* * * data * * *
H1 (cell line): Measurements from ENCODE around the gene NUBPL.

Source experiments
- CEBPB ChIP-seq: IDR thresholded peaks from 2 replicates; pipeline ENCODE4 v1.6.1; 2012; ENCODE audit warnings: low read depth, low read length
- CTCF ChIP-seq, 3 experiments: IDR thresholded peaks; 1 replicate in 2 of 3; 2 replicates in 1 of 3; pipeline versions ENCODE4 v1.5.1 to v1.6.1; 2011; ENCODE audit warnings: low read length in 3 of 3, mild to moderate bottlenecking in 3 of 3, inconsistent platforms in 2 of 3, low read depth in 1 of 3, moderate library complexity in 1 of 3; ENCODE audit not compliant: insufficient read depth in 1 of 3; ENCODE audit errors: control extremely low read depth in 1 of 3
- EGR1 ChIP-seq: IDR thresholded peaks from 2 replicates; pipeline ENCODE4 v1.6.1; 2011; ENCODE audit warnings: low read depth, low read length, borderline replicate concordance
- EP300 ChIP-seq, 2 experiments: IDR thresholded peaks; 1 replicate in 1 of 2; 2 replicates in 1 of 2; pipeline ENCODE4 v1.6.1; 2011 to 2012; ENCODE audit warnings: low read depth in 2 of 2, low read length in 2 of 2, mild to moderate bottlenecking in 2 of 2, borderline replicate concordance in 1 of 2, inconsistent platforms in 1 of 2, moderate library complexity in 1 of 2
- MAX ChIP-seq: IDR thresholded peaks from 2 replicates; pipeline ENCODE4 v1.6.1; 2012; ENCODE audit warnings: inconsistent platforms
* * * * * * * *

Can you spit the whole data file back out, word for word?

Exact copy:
H1 (cell line): Measurements from ENCODE around the gene NUBPL.

Source experiments
- CEBPB ChIP-seq: IDR thresholded peaks from 2 replicates; pipeline ENCODE4 v1.6.1; 2012; ENCODE audit warnings: low read depth, low read length
- CTCF ChIP-seq, 3 experiments: IDR thresholded peaks; 1 replicate in 2 of 3; 2 replicates in 1 of 3; pipeline versions ENCODE4 v1.5.1 to v1.6.1; 2011; ENCODE audit warnings: low read length in 3 of 3, mild to moderate bottlenecking in 3 of 3, inconsistent platforms in 2 of 3, low read depth in 1 of 3, moderate library complexity in 1 of 3; ENCODE audit not compliant: insufficient read depth in 1 of 3; ENCODE audit errors: control extremely low read depth in 1 of 3
- EGR1 ChIP-seq: IDR thresholded peaks from 2 replicates; pipeline ENCODE4 v1.6.1; 2011; ENCODE audit warnings: low read depth, low read length, borderline replicate concordance
- EP300 ChIP-seq, 2 experiments: IDR thresholded peaks; 1 replicate in 1 of 2; 2 replicates in 1 of 2; pipeline ENCODE4 v1.6.1; 2011 to 2012; ENCODE audit warnings: low read depth in 2 of 2, low read length in 2 of 2, mild to moderate bottlenecking in 2 of 2, borderline replicate concordance in 1 of 2, inconsistent platforms in 1 of 2, moderate library complexity in 1 of 2
- MAX ChIP-seq: IDR thresholded peaks from 2 replicates; pipeline ENCODE4 v1.6.1; 2012; ENCODE audit warnings: inconsistent platforms